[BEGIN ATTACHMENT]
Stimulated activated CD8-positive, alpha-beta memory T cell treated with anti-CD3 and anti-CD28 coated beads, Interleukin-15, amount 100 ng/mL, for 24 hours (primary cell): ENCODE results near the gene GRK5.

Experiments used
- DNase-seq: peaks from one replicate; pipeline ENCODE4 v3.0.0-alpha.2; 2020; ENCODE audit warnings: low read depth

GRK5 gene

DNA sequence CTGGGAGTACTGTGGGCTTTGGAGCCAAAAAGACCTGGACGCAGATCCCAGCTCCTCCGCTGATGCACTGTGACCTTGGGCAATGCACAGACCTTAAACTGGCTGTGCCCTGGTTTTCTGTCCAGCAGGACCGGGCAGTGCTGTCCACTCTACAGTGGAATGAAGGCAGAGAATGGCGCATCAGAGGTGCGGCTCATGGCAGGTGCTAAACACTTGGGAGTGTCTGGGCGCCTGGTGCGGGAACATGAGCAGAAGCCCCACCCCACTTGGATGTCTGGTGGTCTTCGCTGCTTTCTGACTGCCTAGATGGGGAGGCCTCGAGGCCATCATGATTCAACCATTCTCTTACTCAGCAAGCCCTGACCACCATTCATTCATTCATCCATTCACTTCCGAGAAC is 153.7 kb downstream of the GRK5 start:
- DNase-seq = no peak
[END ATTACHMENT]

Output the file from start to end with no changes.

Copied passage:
Stimulated activated CD8-positive, alpha-beta memory T cell treated with anti-CD3 and anti-CD28 coated beads, Interleukin-15, amount 100 ng/mL, for 24 hours (primary cell): ENCODE results near the gene GRK5.

Experiments used
- DNase-seq: peaks from one replicate; pipeline ENCODE4 v3.0.0-alpha.2; 2020; ENCODE audit warnings: low read depth

GRK5 gene

DNA sequence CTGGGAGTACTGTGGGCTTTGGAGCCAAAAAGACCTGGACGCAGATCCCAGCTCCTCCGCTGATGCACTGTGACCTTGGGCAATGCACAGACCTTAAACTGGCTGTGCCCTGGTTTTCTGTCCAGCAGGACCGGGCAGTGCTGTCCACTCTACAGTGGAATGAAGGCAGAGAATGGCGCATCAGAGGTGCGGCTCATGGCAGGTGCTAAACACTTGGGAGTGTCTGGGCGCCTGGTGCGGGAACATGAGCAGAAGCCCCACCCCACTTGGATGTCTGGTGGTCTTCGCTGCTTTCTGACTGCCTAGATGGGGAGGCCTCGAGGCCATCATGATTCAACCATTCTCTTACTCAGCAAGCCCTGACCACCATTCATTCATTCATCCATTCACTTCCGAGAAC is 153.7 kb downstream of the GRK5 start:
- DNase-seq = no peak